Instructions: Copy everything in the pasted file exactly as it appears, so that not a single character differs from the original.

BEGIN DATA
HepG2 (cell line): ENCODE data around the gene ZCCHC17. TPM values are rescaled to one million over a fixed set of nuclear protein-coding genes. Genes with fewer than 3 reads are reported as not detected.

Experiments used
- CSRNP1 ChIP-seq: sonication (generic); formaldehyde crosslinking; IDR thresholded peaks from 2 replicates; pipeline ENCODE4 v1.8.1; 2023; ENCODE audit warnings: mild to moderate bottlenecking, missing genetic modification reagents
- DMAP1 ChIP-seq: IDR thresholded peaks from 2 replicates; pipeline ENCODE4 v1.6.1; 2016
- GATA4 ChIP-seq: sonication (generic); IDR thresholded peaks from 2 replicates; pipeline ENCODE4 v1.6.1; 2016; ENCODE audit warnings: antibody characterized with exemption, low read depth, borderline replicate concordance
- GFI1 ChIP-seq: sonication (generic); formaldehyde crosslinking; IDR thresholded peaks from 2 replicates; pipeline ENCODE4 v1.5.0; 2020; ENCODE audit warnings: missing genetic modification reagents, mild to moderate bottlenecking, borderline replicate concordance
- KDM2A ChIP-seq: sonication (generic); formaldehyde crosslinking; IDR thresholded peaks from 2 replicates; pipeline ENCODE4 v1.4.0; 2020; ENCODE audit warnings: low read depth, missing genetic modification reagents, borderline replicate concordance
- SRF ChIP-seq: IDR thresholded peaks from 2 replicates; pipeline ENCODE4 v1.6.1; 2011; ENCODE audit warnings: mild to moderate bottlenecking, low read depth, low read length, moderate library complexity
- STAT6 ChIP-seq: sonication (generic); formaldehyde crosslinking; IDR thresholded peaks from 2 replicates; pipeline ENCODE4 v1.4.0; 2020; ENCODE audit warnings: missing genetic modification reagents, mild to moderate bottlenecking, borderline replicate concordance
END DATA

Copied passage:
HepG2 (cell line): ENCODE data around the gene ZCCHC17. TPM values are rescaled to one million over a fixed set of nuclear protein-coding genes. Genes with fewer than 3 reads are reported as not detected.

Experiments used
- CSRNP1 ChIP-seq: sonication (generic); formaldehyde crosslinking; IDR thresholded peaks from 2 replicates; pipeline ENCODE4 v1.8.1; 2023; ENCODE audit warnings: mild to moderate bottlenecking, missing genetic modification reagents
- DMAP1 ChIP-seq: IDR thresholded peaks from 2 replicates; pipeline ENCODE4 v1.6.1; 2016
- GATA4 ChIP-seq: sonication (generic); IDR thresholded peaks from 2 replicates; pipeline ENCODE4 v1.6.1; 2016; ENCODE audit warnings: antibody characterized with exemption, low read depth, borderline replicate concordance
- GFI1 ChIP-seq: sonication (generic); formaldehyde crosslinking; IDR thresholded peaks from 2 replicates; pipeline ENCODE4 v1.5.0; 2020; ENCODE audit warnings: missing genetic modification reagents, mild to moderate bottlenecking, borderline replicate concordance
- KDM2A ChIP-seq: sonication (generic); formaldehyde crosslinking; IDR thresholded peaks from 2 replicates; pipeline ENCODE4 v1.4.0; 2020; ENCODE audit warnings: low read depth, missing genetic modification reagents, borderline replicate concordance
- SRF ChIP-seq: IDR thresholded peaks from 2 replicates; pipeline ENCODE4 v1.6.1; 2011; ENCODE audit warnings: mild to moderate bottlenecking, low read depth, low read length, moderate library complexity
- STAT6 ChIP-seq: sonication (generic); formaldehyde crosslinking; IDR thresholded peaks from 2 replicates; pipeline ENCODE4 v1.4.0; 2020; ENCODE audit warnings: missing genetic modification reagents, mild to moderate bottlenecking, borderline replicate concordance